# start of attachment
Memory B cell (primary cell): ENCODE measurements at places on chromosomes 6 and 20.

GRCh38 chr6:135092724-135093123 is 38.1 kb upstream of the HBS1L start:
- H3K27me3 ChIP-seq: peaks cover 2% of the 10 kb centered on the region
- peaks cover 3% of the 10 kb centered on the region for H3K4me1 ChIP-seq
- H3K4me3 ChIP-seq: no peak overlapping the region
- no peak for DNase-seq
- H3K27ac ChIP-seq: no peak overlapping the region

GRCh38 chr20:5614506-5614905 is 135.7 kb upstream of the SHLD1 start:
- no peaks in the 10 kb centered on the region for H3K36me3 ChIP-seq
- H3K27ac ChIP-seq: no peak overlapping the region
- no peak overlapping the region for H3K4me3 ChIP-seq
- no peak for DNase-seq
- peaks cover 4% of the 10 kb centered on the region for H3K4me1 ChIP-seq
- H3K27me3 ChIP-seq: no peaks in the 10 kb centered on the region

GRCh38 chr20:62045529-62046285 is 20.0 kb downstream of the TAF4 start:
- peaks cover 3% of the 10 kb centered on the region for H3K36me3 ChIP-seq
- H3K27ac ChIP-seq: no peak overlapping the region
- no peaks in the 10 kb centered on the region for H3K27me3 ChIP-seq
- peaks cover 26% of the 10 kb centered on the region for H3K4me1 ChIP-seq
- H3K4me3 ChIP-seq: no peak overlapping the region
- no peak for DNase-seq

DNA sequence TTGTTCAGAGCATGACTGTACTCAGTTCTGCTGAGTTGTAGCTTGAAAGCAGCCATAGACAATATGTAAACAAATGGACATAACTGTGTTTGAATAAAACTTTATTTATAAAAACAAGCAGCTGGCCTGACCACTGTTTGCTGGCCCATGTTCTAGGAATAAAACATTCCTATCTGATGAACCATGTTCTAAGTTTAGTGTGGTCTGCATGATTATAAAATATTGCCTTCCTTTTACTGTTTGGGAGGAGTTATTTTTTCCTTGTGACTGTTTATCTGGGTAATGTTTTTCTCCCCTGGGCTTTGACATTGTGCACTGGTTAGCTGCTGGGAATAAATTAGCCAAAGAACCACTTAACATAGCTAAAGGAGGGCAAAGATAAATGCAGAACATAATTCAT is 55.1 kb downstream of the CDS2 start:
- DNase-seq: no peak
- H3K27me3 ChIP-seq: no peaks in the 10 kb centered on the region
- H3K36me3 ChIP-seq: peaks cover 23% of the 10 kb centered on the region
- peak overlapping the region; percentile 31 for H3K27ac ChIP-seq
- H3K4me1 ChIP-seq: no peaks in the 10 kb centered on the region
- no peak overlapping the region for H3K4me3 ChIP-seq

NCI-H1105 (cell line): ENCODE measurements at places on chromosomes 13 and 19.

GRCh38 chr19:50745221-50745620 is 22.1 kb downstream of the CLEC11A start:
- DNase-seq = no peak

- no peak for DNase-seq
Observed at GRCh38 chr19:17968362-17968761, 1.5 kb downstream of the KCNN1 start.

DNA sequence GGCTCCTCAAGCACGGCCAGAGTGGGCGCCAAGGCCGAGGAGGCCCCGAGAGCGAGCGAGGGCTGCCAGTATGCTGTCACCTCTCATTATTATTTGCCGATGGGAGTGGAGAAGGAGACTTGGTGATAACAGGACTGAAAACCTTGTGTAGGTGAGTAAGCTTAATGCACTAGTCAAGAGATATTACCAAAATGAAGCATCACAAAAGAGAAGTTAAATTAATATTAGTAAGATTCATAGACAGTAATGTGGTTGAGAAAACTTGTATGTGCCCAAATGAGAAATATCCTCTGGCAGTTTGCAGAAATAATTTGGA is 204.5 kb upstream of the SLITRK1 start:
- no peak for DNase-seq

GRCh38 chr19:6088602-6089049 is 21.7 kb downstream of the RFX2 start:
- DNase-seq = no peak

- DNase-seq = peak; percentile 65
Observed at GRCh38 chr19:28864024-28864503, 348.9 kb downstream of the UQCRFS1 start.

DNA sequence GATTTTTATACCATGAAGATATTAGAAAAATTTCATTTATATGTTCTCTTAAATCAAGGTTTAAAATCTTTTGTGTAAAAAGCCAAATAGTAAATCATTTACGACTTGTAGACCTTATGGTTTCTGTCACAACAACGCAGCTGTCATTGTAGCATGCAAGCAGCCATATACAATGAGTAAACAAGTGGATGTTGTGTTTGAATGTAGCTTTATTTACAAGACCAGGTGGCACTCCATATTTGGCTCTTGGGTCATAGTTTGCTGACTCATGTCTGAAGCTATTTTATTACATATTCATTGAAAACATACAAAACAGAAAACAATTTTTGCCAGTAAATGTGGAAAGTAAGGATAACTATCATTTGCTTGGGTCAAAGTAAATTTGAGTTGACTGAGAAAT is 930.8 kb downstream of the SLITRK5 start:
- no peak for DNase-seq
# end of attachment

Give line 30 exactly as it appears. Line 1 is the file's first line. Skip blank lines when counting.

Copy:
GRCh38 chr19:50745221-50745620 is 22.1 kb downstream of the CLEC11A start: